Publication Date

September 1, 2013

Perspectives Section

Career Paths

My Berkeley PhD in history led to a four-decade career in government and policy, but I never felt that I was leaving history too far behind. There were always opportunities for the training and sensitivities of the historian to insert themselves into my political activities. For example, at the end of 2012, as chief of staff for Democratic Leader Nancy Pelosi, I arranged a private viewing of the Emancipation Proclamation for Pelosi and our staff on its 150th anniversary. She told me the experience moved her deeply, and she soon returned, at midnight on New Year's Eve, with 40 other members of the House to hear a dramatic reading of the Proclamation.

Did that incident affect history? Did it have an impact on the fiscal cliff compromise that passed the next day? It’s impossible to know for certain, but those legislators told me of the profound intellectual and emotional impact they felt in proximity to the original Emancipation Proclamation, and I know that experience would not have occurred without a historian being at the right place at the right time.

Throughout my career, I was a more acute observer because of my background as an historian. Parked with the speaker of the house, in a rainstorm, in a limousine, at the foot of the Spanish Steps in Rome, I listened to a phone call in which the president outlined his rationale for military intervention in Libya-hours before the bombing started-and gained insight into the unpublicized discussions that shaped earlier decisions of war and intervention.

In the White House's Roosevelt Room in September 2008, with the Democratic nominee for president, I watched as the treasury secretary entered, dropped to his knees, and begged the Democrats not to abandon the financial rescue effort. This display prompted Speaker Pelosi to remark, "Why, Hank, I didn't know you were Catholic!" A bit of levity, much needed at a moment when, as in 1929 or 1893, the economy of the nation-and perhaps the world-awaited decisions by US political leaders.

JFK in his rocking chair. Photograph by Robert Knudsen, from the John F. Kennedy Presidential Library and Museum, Boston (orig. date: 08/15/1963).

In 2001, I was tucked away for weeks in a hidden office in the Capitol with Senator Ted Kennedy, House Resources Chairman George Miller, and Committee on Education and the Workforce Chairman John Boehner, writing the No Child Left Behind education law, discovering only on the last day that the rocking chair I had been occupying had been JFK's in the White House and doubtless had been a silent witness to crucial moments in his presidency.

As a historian, I understood the importance of these events, the enormity of the decisions being made, and how they would shape the course of our national history. As a historian, I possessed a store of knowledge, and a perspective in approaching problems, that served me well and very differently than the lawyers and economists who fill senior staff positions.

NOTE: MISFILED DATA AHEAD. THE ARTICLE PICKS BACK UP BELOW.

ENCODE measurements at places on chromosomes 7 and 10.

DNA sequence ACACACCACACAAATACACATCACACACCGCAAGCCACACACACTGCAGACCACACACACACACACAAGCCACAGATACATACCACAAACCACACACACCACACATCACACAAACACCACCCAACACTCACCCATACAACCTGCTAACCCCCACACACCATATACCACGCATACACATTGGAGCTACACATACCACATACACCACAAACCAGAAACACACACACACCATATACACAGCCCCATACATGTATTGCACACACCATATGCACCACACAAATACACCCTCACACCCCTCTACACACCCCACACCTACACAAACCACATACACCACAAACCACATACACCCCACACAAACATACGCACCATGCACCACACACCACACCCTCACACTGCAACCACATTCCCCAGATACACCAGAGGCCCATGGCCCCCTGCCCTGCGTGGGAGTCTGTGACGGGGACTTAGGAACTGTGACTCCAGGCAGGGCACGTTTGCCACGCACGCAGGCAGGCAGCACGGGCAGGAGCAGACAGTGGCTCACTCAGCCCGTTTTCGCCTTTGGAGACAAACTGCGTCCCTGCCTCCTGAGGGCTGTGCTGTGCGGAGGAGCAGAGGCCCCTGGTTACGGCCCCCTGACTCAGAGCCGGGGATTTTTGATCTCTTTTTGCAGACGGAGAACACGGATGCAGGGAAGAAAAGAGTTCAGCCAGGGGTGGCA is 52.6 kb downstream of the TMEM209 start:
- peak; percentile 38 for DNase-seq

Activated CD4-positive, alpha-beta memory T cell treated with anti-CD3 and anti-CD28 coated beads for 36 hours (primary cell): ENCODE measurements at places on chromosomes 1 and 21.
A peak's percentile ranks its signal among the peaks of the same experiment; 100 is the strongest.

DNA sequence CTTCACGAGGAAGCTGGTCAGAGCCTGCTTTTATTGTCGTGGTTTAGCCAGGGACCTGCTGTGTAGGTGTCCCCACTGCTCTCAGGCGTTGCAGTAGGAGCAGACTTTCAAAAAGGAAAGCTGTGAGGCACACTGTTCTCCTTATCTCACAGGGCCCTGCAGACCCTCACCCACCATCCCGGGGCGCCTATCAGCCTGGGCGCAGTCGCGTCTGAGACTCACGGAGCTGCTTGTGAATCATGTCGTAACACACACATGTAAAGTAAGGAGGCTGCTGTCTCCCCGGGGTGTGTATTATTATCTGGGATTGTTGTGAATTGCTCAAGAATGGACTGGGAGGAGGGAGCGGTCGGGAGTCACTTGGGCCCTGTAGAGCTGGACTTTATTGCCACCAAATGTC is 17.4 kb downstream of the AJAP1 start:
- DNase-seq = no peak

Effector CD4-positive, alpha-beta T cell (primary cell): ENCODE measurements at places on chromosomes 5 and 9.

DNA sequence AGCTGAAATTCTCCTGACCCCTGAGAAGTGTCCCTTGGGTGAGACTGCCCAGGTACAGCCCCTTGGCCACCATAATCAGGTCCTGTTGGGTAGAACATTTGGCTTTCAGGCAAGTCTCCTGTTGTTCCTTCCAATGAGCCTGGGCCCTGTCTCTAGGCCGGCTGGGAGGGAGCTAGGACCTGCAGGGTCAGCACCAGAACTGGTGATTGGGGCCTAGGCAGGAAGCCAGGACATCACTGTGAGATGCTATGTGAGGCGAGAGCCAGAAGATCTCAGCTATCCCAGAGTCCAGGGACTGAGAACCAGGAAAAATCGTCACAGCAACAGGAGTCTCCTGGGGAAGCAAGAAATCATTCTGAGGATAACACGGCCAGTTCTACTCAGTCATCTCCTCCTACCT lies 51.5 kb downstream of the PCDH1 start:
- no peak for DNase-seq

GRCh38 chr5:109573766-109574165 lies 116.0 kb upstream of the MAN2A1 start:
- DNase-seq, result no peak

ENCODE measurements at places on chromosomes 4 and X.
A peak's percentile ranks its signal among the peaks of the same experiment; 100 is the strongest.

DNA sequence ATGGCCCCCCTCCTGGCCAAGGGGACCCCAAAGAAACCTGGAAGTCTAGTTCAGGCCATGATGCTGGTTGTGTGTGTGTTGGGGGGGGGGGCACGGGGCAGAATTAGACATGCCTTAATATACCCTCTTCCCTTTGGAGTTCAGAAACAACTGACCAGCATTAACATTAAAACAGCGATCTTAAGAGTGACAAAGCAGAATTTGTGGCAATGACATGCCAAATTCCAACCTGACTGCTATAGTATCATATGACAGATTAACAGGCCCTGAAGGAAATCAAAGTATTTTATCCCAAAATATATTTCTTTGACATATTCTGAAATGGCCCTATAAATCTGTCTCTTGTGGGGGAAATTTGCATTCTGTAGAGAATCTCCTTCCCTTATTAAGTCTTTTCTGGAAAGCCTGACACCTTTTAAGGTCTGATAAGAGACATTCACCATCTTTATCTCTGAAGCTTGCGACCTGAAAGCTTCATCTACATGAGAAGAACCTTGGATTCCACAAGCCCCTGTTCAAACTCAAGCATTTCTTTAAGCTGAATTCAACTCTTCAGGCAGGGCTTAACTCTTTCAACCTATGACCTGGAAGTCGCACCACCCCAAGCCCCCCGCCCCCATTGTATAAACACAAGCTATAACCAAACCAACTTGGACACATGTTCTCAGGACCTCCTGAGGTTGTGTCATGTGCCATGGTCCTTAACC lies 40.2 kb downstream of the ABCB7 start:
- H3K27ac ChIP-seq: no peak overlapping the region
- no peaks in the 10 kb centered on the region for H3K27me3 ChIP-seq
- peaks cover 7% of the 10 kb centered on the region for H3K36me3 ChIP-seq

Even in graduate school, at the University of California, Berkeley, in the mid-1970s, it was clear to me how the study of history would aid a career in government, but it was not always so clear to all of my professors. I recall asking for recommendations for a government internship, leading one professor to inquire pointedly what could have diverted me from the correct path of academic employment. Despite subsequent decades of dwindling numbers of academic jobs, the profession still remains too cautious about encouraging employment outside the academy, or encouraging the enrollment of students who might seek nonacademic careers-even though substantial percentages do.

And we should want them to do so, if we believe that history has value outside the academy, if we believe that historians share a special responsibility for reversing the current state of historical and civic ignorance. Citizens lacking a balanced comprehension of our history and governmental structure are susceptible to the ever-present misinformation spewed from partisan cable TV, talk radio, and innumerable blogs and tweets that, with no credibility filter or standard for accuracy, serves ideological rather than informative purposes.If voters are unaware that Congress is authorized to "promote the general welfare," for example, they are vulnerable to critics who assert that passage of a national health law, or restrictions on Wall Street abuses, are "socialistic" threats to the Constitution.

Those lacking an understanding of the antebellum period may miss the chilling warning bell that rings when a presidential candidate declares that "secession is a deeply American principle," or when governors embrace a nullification response to gun violence legislation.

Those without an appreciation of Reconstruction or the Jim Crow era are less likely to understand why many citizens are alarmed by the roughly 200 bills to restrict voting rights introduced in 41 states over the past two years, or when the Supreme Court strikes down a key provision of the Voting Rights Act. All these are very contemporary issues with dramatic and consequential historical roots.